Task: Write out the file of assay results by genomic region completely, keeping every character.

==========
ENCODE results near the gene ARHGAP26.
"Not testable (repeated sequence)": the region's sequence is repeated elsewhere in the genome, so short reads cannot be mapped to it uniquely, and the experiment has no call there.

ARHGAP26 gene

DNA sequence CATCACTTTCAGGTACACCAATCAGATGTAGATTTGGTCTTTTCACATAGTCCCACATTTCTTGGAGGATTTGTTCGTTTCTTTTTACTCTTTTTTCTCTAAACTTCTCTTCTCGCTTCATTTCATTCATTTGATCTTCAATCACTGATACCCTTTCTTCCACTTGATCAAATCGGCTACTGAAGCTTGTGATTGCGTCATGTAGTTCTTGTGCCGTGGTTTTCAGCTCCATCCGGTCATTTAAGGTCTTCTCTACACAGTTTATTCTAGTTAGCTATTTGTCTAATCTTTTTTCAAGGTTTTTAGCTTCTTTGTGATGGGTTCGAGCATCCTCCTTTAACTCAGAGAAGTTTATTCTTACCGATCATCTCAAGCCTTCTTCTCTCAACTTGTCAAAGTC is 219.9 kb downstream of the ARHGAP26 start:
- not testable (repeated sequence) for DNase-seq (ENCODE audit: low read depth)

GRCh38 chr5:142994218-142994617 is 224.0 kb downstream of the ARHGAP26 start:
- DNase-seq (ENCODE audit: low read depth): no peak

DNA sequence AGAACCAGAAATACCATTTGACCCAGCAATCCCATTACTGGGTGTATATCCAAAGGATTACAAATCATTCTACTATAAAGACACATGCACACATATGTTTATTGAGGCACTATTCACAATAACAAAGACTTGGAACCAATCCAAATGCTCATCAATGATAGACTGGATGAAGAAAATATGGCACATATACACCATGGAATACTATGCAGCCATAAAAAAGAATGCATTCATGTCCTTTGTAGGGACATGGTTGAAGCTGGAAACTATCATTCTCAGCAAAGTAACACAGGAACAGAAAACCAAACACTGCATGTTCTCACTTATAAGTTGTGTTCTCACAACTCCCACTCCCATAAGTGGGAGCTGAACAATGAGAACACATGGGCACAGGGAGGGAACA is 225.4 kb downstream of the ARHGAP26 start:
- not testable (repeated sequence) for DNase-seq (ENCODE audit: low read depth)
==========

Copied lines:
ENCODE results near the gene ARHGAP26.
"Not testable (repeated sequence)": the region's sequence is repeated elsewhere in the genome, so short reads cannot be mapped to it uniquely, and the experiment has no call there.

ARHGAP26 gene

DNA sequence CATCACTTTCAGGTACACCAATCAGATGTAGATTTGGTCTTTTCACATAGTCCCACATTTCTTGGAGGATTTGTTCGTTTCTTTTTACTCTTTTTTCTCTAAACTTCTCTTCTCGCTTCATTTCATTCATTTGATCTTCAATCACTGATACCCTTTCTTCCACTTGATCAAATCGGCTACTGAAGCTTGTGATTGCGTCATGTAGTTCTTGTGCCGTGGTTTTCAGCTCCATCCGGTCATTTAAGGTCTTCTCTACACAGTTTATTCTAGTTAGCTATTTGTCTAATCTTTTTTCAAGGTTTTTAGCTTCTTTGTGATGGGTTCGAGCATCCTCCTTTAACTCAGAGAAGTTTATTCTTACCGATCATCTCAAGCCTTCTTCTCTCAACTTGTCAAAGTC is 219.9 kb downstream of the ARHGAP26 start:
- not testable (repeated sequence) for DNase-seq (ENCODE audit: low read depth)

GRCh38 chr5:142994218-142994617 is 224.0 kb downstream of the ARHGAP26 start:
- DNase-seq (ENCODE audit: low read depth): no peak

DNA sequence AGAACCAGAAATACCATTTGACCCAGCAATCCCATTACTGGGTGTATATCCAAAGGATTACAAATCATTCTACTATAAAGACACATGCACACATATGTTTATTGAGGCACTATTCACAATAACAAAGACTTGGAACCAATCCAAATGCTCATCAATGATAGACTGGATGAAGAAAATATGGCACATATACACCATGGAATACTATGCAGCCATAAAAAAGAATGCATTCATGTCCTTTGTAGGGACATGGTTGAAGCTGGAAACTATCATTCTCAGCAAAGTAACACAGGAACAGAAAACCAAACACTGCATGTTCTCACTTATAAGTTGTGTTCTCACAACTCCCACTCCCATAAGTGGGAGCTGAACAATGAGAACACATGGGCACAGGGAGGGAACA is 225.4 kb downstream of the ARHGAP26 start:
- not testable (repeated sequence) for DNase-seq (ENCODE audit: low read depth)